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BLUE RIBAND TROPHY: Harold Hales commissioned the making of the magnificent 'Hales Trophy'.






The design of a trophy tells us a lot about the event it is being awarded for. One of the most elaborate and expensive trophies ever created is called the Hales Trophy, after the owner of a shipping company: Hales Brothers, the sole proprietor of which was 'Harold Keats Hales.'


The trophy is almost four feet tall, almost 100 pounds, made of solid silver, onyx and heavy gilt, showing Victory, Neptune and Amphitrite upholding a globe and topped by a figure called Speed urging a liner into the face of a figure called The Force of the Atlantic. An enameled blue ribbon surrounds the middle of the prize, and there are memorials to past record-holders, with Harold Hales's name at the base.







The Hales Trophy stands on a basis of carved green onyx, with an enameled blue ribbon encircling the middle, and decorated with models of galleons, modern ocean liners and statues of Neptune and Amphitrite, god and goddess of the sea. It is surmounted by a figure depicting speed pushing a three-stacked (funneled) ocean liner against a figure symbolizing the forces of the Atlantic ocean. Prior to 1935 and Harold Hales, there was no formal trophy to celebrate the speed increases.








The cost of silver as the base material of the Hales Trophy is around $826 per kilo = 2.205 lbs. Meaning that the silver content alone would have been around $30,000 dollars at 2022 prices. Of course the item is beyond price, being unique, but the cost of the trophy's materials and the time of the skilled artisan, make it one of the most expensive in the world. The America's Cup is another example of a fairly sizeable trophy, though not as grand as the Blue Riband.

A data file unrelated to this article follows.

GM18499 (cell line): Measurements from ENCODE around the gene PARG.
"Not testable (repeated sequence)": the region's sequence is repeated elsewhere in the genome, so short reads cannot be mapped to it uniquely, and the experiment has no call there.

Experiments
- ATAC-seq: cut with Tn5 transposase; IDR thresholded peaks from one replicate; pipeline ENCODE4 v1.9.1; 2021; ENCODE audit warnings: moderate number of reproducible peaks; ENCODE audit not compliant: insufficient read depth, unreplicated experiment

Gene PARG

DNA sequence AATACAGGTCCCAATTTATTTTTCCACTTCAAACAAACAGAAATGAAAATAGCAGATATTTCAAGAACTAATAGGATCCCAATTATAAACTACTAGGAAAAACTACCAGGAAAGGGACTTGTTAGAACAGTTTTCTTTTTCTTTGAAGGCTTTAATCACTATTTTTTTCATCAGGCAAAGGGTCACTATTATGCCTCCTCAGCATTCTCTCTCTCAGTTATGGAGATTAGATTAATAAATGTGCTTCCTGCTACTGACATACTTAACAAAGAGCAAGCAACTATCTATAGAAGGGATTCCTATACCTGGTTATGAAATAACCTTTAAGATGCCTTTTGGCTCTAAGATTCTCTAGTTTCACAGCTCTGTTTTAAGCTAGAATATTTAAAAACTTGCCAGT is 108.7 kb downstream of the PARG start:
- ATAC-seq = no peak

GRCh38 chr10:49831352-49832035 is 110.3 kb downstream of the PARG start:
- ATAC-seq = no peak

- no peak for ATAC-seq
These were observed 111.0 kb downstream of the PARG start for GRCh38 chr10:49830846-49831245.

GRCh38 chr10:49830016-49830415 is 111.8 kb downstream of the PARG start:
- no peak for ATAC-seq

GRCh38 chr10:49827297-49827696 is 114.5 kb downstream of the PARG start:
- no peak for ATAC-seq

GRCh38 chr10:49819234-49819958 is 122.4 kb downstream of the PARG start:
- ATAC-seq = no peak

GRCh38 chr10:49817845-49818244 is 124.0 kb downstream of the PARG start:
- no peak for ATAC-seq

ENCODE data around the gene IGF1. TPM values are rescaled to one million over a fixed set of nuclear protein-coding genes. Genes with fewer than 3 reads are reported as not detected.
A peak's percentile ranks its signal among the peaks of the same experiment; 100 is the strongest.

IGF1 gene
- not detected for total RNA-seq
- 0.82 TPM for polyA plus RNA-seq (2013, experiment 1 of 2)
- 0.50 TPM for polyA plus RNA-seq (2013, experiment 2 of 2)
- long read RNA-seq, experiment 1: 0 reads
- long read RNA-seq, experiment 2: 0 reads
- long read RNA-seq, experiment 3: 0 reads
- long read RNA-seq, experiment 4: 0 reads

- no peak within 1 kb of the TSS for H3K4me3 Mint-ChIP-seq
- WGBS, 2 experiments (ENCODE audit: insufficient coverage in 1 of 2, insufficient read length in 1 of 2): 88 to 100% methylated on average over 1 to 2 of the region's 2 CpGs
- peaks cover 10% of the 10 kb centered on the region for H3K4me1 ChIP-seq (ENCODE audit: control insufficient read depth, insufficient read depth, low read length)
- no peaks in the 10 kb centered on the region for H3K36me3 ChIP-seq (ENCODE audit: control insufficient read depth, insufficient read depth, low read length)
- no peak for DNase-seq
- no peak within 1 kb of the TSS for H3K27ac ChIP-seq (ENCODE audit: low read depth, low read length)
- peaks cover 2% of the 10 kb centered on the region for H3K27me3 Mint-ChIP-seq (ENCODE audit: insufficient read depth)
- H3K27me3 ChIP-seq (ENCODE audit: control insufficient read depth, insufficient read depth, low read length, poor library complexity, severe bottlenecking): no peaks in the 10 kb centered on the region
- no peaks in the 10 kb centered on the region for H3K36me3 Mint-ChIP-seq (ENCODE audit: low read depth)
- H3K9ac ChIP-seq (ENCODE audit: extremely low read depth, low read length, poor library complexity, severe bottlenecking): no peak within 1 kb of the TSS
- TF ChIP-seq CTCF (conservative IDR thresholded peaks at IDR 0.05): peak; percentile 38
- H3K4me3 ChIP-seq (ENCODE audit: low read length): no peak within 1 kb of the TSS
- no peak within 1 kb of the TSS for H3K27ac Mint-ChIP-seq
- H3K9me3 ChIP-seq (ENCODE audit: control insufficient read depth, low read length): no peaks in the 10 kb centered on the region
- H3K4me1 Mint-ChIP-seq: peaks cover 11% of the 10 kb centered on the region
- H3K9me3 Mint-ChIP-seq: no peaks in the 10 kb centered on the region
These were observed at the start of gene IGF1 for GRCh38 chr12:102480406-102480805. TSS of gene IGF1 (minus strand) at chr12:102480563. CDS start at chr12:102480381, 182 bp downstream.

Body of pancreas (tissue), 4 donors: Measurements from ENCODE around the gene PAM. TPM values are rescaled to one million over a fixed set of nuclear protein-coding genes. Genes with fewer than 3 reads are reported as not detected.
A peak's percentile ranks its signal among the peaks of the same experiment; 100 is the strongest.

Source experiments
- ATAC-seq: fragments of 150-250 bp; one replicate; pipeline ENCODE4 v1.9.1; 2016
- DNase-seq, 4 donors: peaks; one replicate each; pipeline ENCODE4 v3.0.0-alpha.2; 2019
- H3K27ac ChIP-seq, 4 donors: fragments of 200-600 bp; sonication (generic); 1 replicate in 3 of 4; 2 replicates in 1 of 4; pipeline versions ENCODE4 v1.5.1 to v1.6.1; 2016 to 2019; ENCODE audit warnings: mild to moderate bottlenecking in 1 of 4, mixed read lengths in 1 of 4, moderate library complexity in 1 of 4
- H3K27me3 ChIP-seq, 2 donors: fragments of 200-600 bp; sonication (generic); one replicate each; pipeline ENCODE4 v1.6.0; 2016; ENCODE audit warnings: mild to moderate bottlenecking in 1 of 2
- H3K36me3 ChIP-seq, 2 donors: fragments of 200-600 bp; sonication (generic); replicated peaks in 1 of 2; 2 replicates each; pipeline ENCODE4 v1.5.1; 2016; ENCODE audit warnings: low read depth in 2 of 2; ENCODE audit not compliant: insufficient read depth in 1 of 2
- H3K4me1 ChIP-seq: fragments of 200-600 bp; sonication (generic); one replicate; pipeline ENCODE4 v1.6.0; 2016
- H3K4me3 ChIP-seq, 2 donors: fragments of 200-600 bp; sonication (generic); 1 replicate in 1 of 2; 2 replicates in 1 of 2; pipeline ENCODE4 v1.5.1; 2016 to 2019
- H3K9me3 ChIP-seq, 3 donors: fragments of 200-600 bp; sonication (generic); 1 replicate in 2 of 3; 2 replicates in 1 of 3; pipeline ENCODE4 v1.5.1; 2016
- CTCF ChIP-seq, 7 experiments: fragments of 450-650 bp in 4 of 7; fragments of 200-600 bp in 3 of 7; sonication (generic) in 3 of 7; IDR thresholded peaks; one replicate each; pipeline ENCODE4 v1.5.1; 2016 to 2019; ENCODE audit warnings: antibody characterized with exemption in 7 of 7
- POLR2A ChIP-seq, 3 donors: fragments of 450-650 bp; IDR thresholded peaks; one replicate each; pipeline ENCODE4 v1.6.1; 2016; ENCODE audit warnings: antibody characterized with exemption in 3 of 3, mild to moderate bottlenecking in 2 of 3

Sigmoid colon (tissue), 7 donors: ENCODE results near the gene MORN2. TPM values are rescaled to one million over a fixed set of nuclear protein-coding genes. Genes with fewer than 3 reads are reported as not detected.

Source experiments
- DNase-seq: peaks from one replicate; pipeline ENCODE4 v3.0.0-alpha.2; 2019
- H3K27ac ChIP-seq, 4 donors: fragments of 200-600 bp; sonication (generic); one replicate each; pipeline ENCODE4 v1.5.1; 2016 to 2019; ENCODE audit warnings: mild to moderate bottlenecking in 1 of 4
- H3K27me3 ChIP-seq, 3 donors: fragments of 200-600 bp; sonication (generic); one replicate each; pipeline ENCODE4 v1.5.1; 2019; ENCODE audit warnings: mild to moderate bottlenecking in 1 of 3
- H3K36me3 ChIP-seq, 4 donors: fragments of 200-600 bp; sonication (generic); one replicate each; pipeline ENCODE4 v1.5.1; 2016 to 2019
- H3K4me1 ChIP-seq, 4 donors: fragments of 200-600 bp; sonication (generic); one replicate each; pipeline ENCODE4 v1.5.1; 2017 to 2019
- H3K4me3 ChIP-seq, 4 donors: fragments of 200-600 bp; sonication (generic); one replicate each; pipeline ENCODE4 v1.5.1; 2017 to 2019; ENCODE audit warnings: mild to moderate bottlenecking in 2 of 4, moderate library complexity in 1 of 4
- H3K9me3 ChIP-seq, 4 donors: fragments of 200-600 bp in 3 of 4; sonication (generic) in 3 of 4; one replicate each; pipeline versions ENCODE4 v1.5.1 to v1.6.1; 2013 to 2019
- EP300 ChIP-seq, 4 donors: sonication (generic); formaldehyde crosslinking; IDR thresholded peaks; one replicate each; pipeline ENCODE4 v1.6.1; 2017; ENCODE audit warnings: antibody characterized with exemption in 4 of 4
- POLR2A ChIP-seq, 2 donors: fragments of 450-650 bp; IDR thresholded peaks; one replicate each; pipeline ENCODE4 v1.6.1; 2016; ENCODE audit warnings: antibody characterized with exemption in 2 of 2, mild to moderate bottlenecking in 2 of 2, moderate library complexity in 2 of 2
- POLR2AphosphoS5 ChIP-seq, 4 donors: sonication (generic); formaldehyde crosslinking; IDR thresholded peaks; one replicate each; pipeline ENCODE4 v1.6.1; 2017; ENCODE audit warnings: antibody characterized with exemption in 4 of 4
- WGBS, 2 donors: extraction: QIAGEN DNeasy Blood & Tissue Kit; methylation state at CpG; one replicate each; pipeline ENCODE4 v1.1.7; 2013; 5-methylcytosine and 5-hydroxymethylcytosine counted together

As of midnight December 20, 2021, the price of silver was trading at $22.3 U.S. dollars per troy ounce. On January 18, 1980, this precious metal was at its premium, hitting $49.45 per ounce, the highest silver price to date. Making the silver cost $66,500.


The price tag of the cup pales by comparison with the cost of mounting an attempt at taking the record.




An ingot of silver bullion




Silver has long been valued as a precious metal. Silver metal is used in many bullion coins, sometimes alongside gold: while it is more abundant than gold, it is much less abundant as a native metal. Its purity is typically measured on a per-mille basis; a 94%-pure alloy is described as "0.940 fine". As one of the seven metals of antiquity, silver has had an enduring role in most human cultures.

Other than in currency and as an investment medium, silver is used in jewellery, solar panels, water filtration, ornaments, high-value tableware and utensils (silverware), in electrical contacts and conductors, in specialized mirrors, as a catalyst in chemical reactions, and as a colorant in stained glass. Its compounds are used in photographic and X-ray film.

The element has the symbol Ag (from the Latin argentum, meaning: "shiny" or "white") and atomic number 47. It is a soft, white, lustrous metal, with the highest electrical and thermal conductivity, and reflectivity of any metal.


Silver was more expensive than gold in Egypt until around the fifteenth century BC.

When the Phoenicians first came to what is now Spain, they obtained so much silver that they could not fit it all on their ships, and as a result used silver to weight their anchors instead of lead.

In folklore, silver was commonly thought to have mystic powers: a bullet cast from silver is often supposed as the only weapon effective against a werewolf. From this idiom of a 'silver bullet' developed into figuratively referring to any simple solution that is highly effective or miraculous results, as in the widely discussed software engineering paper 'No Silver Bullet.'





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The JVH2 Trophy is inspired in part by the Eiffel Tower & Statue of Liberty.